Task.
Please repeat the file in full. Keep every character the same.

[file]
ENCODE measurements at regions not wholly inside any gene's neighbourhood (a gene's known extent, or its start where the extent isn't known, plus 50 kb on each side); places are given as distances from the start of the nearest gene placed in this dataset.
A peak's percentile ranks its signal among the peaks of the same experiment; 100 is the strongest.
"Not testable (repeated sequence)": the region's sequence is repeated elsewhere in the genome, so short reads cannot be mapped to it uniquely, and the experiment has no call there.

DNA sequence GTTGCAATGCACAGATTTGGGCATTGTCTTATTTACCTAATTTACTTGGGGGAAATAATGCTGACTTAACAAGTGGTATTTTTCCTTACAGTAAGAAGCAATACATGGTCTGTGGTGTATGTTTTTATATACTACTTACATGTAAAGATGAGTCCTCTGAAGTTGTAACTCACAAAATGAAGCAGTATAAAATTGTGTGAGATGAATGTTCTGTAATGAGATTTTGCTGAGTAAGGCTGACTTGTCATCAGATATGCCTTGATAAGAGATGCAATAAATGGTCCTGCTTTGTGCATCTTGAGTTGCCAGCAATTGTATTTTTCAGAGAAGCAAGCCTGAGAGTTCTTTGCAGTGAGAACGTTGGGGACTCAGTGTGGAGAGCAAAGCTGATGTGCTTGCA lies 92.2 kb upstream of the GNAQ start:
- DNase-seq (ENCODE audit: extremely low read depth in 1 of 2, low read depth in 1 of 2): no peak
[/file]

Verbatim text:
ENCODE measurements at regions not wholly inside any gene's neighbourhood (a gene's known extent, or its start where the extent isn't known, plus 50 kb on each side); places are given as distances from the start of the nearest gene placed in this dataset.
A peak's percentile ranks its signal among the peaks of the same experiment; 100 is the strongest.
"Not testable (repeated sequence)": the region's sequence is repeated elsewhere in the genome, so short reads cannot be mapped to it uniquely, and the experiment has no call there.

DNA sequence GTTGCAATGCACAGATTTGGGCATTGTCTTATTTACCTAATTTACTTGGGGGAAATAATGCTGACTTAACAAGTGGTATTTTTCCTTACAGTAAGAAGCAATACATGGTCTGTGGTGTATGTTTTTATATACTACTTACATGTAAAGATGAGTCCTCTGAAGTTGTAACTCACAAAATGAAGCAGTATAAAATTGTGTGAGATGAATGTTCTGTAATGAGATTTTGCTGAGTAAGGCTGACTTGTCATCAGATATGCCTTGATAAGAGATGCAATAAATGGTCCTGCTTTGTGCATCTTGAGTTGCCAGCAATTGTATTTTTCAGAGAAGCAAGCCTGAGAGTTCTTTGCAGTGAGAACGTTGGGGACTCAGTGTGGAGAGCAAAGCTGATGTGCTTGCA lies 92.2 kb upstream of the GNAQ start:
- DNase-seq (ENCODE audit: extremely low read depth in 1 of 2, low read depth in 1 of 2): no peak